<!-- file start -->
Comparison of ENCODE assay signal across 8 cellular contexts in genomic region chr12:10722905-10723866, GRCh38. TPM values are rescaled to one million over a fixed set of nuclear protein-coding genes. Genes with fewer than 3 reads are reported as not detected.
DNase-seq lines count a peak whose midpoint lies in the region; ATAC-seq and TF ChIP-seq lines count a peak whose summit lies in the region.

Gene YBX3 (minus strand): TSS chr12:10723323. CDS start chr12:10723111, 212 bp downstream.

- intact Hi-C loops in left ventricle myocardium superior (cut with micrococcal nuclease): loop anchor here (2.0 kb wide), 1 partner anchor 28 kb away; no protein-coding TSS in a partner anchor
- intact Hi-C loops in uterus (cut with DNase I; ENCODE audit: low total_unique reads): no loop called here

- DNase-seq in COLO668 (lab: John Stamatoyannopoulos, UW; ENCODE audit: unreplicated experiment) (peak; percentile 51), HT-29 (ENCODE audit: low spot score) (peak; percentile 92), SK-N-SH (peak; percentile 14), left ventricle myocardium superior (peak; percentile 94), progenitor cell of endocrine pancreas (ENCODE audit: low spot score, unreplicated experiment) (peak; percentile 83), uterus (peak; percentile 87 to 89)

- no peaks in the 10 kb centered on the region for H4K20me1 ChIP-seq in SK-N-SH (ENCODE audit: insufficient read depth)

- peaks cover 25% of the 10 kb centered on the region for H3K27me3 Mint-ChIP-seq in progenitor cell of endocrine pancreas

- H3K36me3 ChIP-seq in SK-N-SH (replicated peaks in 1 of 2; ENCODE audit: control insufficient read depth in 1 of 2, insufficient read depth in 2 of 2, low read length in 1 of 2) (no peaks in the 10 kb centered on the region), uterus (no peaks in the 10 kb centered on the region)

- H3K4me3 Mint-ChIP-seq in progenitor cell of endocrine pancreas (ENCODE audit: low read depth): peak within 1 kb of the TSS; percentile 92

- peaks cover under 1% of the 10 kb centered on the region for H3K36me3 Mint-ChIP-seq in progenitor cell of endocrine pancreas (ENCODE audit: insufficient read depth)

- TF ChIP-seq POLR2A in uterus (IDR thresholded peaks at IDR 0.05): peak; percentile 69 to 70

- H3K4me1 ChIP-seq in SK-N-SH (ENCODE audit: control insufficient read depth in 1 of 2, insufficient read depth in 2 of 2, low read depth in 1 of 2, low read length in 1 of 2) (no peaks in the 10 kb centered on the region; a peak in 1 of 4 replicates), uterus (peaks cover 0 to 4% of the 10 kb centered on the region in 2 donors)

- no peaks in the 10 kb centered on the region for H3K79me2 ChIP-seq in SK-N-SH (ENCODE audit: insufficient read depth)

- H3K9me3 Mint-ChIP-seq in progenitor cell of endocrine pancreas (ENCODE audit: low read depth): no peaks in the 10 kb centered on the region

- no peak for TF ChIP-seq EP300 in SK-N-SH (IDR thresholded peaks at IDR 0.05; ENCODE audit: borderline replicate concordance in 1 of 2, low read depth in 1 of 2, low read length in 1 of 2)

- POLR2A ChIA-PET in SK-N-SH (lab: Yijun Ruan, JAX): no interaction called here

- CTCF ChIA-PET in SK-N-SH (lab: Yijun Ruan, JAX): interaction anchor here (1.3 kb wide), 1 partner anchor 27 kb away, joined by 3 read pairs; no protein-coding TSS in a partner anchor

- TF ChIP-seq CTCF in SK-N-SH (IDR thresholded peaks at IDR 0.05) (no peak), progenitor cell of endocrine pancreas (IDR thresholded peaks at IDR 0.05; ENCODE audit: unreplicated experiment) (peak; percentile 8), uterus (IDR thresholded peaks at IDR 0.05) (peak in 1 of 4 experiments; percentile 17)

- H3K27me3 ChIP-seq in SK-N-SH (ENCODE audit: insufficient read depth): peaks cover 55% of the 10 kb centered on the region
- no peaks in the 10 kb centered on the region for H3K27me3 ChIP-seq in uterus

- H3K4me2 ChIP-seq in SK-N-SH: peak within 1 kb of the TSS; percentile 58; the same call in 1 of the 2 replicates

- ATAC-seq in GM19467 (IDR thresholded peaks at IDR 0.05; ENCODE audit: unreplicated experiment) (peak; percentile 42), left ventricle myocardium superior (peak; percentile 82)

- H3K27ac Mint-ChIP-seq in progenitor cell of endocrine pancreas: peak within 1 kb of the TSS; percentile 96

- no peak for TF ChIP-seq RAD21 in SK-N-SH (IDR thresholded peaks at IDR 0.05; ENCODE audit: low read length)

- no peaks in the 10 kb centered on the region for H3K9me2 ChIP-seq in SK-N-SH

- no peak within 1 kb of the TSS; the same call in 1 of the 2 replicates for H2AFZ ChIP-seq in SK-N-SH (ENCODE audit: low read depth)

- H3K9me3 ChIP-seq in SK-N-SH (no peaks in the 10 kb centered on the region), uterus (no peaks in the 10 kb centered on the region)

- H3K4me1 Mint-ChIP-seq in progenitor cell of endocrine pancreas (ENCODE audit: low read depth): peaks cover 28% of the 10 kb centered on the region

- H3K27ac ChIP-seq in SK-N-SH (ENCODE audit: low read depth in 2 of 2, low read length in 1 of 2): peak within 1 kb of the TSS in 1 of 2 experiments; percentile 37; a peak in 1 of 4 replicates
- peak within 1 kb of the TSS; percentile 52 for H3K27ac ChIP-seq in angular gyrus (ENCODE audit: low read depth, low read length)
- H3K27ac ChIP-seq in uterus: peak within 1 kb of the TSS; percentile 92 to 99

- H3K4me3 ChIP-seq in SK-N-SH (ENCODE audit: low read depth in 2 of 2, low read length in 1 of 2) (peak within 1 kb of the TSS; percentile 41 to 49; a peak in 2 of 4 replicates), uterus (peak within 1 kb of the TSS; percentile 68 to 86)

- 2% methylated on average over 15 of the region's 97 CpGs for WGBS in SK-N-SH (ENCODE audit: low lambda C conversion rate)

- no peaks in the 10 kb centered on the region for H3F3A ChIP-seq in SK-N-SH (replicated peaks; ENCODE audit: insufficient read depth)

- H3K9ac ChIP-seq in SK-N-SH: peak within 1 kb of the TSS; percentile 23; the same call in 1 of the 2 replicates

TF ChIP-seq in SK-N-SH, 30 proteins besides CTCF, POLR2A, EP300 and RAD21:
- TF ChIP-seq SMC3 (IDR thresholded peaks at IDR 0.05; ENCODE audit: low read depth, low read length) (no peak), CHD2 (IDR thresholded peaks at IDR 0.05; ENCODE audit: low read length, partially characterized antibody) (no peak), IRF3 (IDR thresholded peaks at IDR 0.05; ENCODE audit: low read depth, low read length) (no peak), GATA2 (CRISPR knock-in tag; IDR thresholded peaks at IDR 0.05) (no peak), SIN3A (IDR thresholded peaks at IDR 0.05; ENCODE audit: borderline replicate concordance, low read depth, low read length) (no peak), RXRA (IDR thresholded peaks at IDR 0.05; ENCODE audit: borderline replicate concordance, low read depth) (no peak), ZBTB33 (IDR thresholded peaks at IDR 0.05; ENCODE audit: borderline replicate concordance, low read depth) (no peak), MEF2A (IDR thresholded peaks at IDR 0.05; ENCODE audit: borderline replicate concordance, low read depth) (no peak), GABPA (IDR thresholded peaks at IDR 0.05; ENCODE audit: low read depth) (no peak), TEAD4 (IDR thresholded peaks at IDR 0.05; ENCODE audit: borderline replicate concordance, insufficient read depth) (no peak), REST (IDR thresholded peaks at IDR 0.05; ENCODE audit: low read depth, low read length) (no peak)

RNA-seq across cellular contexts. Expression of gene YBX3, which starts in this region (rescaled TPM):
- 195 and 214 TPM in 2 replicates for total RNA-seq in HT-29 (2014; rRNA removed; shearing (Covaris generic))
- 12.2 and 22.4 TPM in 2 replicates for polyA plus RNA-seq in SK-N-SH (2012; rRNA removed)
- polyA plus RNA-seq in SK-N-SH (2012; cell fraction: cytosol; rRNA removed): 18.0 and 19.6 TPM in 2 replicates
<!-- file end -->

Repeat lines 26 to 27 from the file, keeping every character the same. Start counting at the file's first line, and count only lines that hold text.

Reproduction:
- no peaks in the 10 kb centered on the region for H3K9me2 ChIP-seq in SK-N-SH

- no peak within 1 kb of the TSS; the same call in 1 of the 2 replicates for H2AFZ ChIP-seq in SK-N-SH (ENCODE audit: low read depth)